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If there ever was a case study in the art of change, Knight Dental Group is it. Over the past few years, the Oldsmar, FL-based laboratory has made a number of strategic decisions that have left it more competitive, more efficient and better equipped to deal with a changing market.
In 2005, Knight Dental Group invested in a complete milling system and, last year, purchased two more. Today, the lab fabricates about half of its caseload using digital technology--including almost 100% of its PFM restorations--and produces about 35% more units than it did using traditional techniques.
Although incorporating CAD/CAM technology meant a substantial financial investment along with the related technical learning curve and subsequent changes in an already successful production process, Knight was convinced it was important to commit and adapt to digital technology early on. "We knew our industry was evolving and trending toward digital applications," says Barbara Warner Wojdan, CDT, AAACD, President. "We wanted to be on the curve of technological innovation, so we did our homework and moved forward--even though we knew it was going to shift the dynamics of virtually everything we did."
Thanks to that decision--as well as others like streamlining internal operations and increasing staff training--the lab's annual output per technician has nearly doubled: seven years ago, the output per technician was $84,000; today it's $161,000 and the lab has fewer employees.
Here are three other key business decisions Knight Dental Group made:
Offer an economy brand. Four years ago, when the lab was feeling the pinch of eroding prices in the marketplace, it knew it had to take action: start offering an economy brand or lose some clients altogether. "We knew some of our dentists would look for cheaper restorations no matter what. They could either find them from us or from another lab," says Wojdan.
Economy branding was new territory for a lab well known for its high quality and consistency, and the most ideal choice for Knight was to outsource the economy restorations offshore rather than fabricating them in-house. In 2008, it began offering its Vantage economy line that includes mostly PFM restorations, and some all-ceramic and removable work. Compared to the lab's mid-range products, Vantage offers lower-grade esthetics, model work and packaging; a longer 10-day turnaround; and is priced 40% lower.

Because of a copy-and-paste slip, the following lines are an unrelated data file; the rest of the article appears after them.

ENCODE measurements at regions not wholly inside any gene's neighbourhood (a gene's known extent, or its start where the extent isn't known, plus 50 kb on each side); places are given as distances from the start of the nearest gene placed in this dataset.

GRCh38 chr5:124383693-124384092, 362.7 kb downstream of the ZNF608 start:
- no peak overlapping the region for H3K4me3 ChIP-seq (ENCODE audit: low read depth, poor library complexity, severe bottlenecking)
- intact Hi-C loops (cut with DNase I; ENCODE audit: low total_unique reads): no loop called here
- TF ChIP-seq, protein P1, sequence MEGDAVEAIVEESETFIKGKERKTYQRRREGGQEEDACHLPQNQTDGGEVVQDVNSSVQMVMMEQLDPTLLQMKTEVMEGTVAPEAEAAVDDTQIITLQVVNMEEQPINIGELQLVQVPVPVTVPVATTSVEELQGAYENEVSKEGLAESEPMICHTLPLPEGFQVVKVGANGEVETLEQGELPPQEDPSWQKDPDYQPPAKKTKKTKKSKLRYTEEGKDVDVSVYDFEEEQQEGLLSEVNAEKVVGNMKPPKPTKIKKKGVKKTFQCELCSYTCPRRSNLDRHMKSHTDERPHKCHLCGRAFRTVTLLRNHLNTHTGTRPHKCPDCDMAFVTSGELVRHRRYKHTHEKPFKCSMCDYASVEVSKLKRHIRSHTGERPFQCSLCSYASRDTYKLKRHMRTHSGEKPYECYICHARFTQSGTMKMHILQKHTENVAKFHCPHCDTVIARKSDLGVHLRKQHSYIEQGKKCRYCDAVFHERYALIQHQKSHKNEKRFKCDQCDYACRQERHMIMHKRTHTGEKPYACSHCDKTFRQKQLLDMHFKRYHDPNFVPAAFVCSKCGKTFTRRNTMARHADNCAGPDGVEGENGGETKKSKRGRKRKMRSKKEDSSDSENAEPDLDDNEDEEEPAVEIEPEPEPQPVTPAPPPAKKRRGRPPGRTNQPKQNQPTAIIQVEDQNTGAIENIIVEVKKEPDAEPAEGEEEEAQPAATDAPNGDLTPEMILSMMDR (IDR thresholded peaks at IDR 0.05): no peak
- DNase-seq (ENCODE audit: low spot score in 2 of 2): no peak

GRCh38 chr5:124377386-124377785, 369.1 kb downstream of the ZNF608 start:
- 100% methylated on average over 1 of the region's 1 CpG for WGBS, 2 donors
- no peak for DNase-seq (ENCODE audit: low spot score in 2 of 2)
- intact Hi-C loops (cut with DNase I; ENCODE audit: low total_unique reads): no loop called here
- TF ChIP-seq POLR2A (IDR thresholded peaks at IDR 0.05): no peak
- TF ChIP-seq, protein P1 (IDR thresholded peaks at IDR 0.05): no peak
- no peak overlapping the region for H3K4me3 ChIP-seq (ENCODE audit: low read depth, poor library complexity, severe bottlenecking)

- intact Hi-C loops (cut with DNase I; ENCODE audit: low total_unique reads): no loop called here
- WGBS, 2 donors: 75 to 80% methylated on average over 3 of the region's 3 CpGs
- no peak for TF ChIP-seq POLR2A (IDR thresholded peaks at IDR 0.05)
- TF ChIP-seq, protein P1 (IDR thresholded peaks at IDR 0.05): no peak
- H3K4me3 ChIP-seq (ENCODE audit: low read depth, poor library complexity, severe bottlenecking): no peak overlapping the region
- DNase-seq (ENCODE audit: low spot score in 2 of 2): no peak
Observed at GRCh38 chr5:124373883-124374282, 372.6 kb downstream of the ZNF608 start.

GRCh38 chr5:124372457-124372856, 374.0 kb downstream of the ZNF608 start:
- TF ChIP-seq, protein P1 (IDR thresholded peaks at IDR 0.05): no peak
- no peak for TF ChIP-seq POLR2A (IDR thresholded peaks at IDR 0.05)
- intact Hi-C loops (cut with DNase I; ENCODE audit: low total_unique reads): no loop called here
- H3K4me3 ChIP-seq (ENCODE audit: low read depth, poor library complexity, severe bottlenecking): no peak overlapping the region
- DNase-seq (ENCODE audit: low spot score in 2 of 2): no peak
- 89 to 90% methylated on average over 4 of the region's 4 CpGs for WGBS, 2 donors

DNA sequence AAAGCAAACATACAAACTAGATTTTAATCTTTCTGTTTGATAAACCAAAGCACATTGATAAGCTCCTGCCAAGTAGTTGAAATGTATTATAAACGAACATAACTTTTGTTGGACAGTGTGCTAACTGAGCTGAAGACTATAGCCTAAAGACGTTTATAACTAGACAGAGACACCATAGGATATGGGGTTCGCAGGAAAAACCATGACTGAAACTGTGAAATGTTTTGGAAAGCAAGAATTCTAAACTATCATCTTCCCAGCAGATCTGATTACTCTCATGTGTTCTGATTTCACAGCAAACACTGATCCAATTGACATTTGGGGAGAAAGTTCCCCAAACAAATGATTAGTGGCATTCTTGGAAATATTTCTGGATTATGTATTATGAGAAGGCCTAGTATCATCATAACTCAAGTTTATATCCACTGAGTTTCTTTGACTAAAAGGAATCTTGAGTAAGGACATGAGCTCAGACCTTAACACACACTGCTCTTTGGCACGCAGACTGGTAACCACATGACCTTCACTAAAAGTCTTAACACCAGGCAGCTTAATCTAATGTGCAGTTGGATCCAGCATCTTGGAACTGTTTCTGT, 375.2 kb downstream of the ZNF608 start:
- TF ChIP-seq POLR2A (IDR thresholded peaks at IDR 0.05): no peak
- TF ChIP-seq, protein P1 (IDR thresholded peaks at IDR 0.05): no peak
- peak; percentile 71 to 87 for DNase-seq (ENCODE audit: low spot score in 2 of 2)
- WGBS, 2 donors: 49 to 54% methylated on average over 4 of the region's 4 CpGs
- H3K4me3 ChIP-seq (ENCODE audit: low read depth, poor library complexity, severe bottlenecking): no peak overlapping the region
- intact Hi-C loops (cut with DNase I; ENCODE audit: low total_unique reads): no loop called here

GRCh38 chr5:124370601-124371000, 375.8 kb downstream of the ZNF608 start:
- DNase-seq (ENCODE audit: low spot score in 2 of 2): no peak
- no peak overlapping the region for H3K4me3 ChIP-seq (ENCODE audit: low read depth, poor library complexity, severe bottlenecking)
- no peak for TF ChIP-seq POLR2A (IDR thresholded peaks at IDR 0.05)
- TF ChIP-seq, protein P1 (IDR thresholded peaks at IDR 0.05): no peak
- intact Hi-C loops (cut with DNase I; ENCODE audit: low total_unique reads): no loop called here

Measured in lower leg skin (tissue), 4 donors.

Today, Vantage comprises 10% of the lab's business. "Our economy brand has helped us retain a lot of the clients we would have otherwise lost," says Wojdan.
Increase the focus on advanced esthetic cases. While conventional wisdom says most dental patients opt to "fill and drill" during an economic downturn, the lab took a gamble by upping its game in the high-level esthetics arena. "Even with the weak, sluggish ecomomy, many consumers save money for things they really want to improve about their appearance. In today's society, people want a healthy, youthful appearance and cosmetic dentistry is no exception," says Wojdan.
Since the laboratory already had a high-end restorative department--CAC or Comprehensive Aesthetics Center--and knew there clients were very reluctant to offshore smile design, full mouth reconstruction and implant cases, it began focusing more detailed attention on and allocating additional financial resources in this area.
For instance, Wojdan was already in the process of becoming accredited in the American Academy of Cosmetic Dentistry (AACD) and the laboratory increased its visibility in the organization. It began participating in meetings and hosting the AACD mentor luncheons which helped it make valuable contacts and build relationships with cosmetic dentist members.
The lab also increased staff training and stepped up its promotional efforts, penetrating the cosmetic market with large, four-color ads that were strategically placed in popular dental journals, gained memberships in other cosmetic dentistry groups and direct marketing. Today, the lab's efforts have paid off: In the last three years, sales for the CAC line have increased 30% and the lab has grown its CAC department from seven technicians to 12.
Trim the fat. Although Knight had already incorporated lean practices and was DAMAS-certified in 2005, last year it decided to do a comprehensive re-evaluation of each of its SOPs to better determine what could be streamlined or improved for greater economies of scale and to even further eliminate waste.
Here's how it worked: once a week for six months, the staff members of each department met as a group with an appointed leader and scribe. They reviewed their procedures one by one and refined, deleted and/or added steps as necessary. "Most of the changes incorporated have been instrumental in saving us time and labor costs," says Wojdan. "The most significant result was that the new, improved SOPs have helped lower our remake factor by half a percent."
The exercise also resulted in material cost savings. For instance, in reviewing the type of aluminous oxide being used, a technician in the ceramic department found a similar product that could be purchased in greater bulk and achieve necessary results--a change that's saving the lab $5,000 a year.
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